4 Little Known Ripple Effects of Grief and Loss
When we understand grief only in association with the loss of a person, we do not fully recognize the pervasive consequences that come with a death. In today’s post, NYC therapist and My Wellbeing member Rebecca Gerstein helps us to more fully understand grief’s ripple effects, educating us about secondary losses.
About the Author: Rebecca Gerstein is a licensed clinical social worker (LCSW) and therapist, with a private practice in Manhattan. She holds her Master's degree in social work from the Silberman School of Social Work at Hunter College.
Rebecca specializes in grief and loss for individuals in their 20s and 30s. Rebecca works from a social justice, feminist and body positive lens.
Grief’s Ripple Effect
The death of someone close to us has pervasive consequences in many areas of our lives.
Grief creates a ripple effect, generating multiple losses, affecting our connections to ourselves and others. These are called “secondary losses.”
As a society, we tend to focus on the loss of the person, and often gloss over the secondary losses, including: loss of confidence, loss of a role, loss of safety in relationships and/or loss of a worldview.
Loss of confidence
Grief has a funny way of attaching itself to various aspects of our identities, affecting confidence, and a person’s sense of self. In the aftermath of a significant loss many people report feeling unattractive, worthless, out of place or anxious. Others say that their confidence is suddenly lower.
Because we live in a culture that idealizes mastery, we are made to feel there is a timeframe in which we must “get over” our grief. Our self-esteem and confidence can be impacted by not “getting over” the loss “quickly enough.” Also, if the person who died gave us a sense of self-worth, this can further impact our confidence.
Loss of role
Humans are relational creatures. Our identities are contingent on our relationships with others. When we lose someone in our family, perhaps we are no longer a daughter, sister, mother in the same way we once were. Our relationships with the person who died might continue after their passing, but the nature of the role has shifted forever.
Loss of safety in relationships
Grief has a tendency to shake up our relationships with everyone—family and friends. Young people who have experienced significant loss often feel alienated from peers who have not yet experienced this type of loss. When aggrieved people feel friends weren’t there for them, it can signal the end or a redefining moment in their relationship.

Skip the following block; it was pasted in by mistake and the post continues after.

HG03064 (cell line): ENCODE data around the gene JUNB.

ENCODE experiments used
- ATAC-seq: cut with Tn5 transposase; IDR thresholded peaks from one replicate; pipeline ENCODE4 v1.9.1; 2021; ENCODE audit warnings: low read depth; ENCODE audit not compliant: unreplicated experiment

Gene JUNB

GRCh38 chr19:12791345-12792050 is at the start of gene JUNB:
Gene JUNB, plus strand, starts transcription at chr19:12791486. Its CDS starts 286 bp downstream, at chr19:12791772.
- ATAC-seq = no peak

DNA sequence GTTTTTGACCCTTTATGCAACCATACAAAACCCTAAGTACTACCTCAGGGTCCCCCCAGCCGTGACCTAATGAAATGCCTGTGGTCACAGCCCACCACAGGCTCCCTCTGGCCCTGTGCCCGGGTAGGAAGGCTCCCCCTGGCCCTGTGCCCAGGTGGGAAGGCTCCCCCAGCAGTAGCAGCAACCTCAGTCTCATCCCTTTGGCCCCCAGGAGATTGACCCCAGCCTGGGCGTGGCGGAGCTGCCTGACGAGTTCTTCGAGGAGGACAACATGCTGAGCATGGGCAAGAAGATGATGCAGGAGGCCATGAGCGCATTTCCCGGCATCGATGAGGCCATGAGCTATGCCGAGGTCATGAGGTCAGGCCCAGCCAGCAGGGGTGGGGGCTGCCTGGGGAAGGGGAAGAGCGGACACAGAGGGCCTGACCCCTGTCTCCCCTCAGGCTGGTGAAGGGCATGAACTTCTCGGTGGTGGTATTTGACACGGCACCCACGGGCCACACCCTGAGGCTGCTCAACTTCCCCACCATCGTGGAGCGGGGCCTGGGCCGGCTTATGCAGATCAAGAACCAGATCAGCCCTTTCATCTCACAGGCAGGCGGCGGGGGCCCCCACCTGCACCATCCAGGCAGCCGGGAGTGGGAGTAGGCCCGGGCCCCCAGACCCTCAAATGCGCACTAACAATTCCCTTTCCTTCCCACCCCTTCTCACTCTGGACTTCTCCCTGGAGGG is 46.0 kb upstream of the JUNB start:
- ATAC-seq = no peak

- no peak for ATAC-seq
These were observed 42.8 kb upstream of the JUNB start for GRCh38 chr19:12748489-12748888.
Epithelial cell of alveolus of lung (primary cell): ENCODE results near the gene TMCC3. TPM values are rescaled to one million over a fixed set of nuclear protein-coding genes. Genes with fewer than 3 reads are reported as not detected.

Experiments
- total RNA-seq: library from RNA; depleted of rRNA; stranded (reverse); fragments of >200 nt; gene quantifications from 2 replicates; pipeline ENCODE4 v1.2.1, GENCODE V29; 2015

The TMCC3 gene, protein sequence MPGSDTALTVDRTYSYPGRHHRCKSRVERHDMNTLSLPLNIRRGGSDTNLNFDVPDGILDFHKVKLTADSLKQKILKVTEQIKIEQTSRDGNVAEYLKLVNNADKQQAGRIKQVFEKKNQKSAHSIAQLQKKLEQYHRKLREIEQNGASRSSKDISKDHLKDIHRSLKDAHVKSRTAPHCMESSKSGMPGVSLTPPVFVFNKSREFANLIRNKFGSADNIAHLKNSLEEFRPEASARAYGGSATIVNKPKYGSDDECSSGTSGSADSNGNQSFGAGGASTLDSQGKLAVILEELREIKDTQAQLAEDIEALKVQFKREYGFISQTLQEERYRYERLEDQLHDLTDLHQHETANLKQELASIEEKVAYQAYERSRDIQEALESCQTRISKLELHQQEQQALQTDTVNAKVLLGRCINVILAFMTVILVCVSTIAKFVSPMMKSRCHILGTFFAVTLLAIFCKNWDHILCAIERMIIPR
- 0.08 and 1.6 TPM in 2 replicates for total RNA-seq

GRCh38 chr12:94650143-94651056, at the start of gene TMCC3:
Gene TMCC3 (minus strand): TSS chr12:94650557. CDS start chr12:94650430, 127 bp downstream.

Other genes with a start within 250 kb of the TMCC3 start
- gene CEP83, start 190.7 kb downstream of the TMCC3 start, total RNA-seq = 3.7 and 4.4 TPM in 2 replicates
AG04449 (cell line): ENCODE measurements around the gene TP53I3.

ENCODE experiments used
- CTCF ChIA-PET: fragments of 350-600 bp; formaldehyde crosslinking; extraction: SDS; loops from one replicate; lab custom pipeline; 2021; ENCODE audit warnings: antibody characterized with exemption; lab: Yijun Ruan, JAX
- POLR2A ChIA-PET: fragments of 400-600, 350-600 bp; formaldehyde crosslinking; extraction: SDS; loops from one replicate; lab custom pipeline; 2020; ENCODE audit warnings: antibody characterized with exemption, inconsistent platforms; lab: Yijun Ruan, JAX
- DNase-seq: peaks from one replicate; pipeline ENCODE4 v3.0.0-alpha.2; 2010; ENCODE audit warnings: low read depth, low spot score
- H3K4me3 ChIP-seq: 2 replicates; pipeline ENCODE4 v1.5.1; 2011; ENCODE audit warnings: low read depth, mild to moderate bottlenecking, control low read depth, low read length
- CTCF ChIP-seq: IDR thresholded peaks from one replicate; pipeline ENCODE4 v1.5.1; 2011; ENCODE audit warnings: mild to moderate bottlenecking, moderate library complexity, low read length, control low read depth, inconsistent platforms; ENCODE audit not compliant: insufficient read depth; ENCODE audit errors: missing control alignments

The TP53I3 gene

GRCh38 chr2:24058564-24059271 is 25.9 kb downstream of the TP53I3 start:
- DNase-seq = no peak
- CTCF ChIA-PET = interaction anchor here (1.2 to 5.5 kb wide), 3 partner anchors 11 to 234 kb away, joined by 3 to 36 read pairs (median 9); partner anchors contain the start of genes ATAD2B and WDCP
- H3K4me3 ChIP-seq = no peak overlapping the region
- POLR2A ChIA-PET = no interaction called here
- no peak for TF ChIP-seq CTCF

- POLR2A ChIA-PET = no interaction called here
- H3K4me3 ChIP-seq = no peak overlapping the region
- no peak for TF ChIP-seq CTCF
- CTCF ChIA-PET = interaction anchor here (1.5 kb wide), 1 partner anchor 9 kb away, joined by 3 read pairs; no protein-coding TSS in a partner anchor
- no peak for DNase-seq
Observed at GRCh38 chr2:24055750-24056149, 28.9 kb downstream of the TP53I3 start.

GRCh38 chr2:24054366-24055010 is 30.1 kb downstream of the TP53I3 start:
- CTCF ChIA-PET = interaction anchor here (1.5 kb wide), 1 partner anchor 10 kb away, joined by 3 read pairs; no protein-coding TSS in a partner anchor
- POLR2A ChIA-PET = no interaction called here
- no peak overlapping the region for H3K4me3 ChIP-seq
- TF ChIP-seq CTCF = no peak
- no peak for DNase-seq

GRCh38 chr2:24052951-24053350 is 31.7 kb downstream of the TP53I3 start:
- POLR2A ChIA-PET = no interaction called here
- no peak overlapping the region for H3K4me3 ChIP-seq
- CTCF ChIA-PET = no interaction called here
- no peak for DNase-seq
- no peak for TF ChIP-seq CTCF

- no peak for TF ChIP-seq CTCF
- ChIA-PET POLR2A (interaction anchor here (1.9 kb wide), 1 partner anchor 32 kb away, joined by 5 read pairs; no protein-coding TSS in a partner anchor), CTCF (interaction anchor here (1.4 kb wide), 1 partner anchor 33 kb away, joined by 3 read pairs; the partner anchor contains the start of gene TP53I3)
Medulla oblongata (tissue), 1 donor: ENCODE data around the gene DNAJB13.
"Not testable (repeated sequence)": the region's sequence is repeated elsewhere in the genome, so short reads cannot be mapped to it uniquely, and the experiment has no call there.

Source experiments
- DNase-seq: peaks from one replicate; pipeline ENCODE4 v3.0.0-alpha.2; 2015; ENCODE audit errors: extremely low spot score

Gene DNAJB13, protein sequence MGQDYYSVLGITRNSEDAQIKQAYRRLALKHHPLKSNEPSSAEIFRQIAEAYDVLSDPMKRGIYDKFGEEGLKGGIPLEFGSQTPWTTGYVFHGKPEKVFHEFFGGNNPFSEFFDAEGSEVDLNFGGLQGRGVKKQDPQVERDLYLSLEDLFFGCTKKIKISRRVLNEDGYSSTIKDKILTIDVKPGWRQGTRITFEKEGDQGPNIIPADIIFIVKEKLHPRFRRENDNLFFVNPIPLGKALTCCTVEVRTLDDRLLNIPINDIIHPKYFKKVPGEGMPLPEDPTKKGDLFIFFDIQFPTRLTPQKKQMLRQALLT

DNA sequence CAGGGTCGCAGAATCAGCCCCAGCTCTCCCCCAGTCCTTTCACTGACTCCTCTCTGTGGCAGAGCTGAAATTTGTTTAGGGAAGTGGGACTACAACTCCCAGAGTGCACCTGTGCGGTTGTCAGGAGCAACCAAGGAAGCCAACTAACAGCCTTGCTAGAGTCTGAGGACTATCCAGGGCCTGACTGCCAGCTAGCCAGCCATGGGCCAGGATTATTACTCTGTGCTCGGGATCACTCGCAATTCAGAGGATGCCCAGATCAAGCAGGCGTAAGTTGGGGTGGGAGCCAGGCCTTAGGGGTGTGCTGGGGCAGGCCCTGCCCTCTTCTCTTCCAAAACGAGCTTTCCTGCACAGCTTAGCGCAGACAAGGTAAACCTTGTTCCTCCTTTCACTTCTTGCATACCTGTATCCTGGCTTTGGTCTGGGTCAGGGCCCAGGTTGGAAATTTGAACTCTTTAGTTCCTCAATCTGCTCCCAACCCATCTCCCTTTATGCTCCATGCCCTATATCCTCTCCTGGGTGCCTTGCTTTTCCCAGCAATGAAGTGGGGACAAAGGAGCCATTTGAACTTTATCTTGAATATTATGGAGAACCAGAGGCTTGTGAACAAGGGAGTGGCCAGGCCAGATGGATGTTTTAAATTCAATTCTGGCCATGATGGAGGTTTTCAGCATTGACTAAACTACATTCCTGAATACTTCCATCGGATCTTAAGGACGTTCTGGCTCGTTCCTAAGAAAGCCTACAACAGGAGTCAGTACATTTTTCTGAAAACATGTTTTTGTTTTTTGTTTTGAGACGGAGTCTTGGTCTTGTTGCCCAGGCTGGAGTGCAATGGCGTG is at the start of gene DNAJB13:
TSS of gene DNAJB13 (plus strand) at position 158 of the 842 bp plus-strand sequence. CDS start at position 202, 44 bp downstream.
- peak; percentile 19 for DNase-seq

Grief also creates tension between family members due to hurt feelings, guilt or unfair divisions of labor. Oftentimes tensions occur because the family is attempting to reconfigure while missing a key member.
Loss of worldview
When we experience a loss or trauma, our outlook changes, impacting how we think, view ourselves, and navigate relationships. Because we have no control over death, we can experience powerlessness and feel like we’re unable to make changes.
Loss can also generate a sense of fear—for the future, of change, of disease, or, of dying. We are scared because life can change so drastically—in the blink of an eye. A significant loss can make us feel negative, vulnerable and jaded.
There is good news, though…
Although some form of secondary loss is inevitable, many people experience secondary gains, otherwise known as post-traumatic growth.
Post-traumatic growth can be life changing, leading to connection, confidence and attunement to life’s deeper meaning. Post traumatic growth does not mean the absence of distress or grief. Grief and post-traumatic growth can occur simultaneously.
Finding a therapist who understands the complexities of grief is crucial to helping you navigate life after loss.
Thank you, Rebecca, for sharing your expertise and knowledge with us today, educating us about the secondary losses that are likely to occur with grief.
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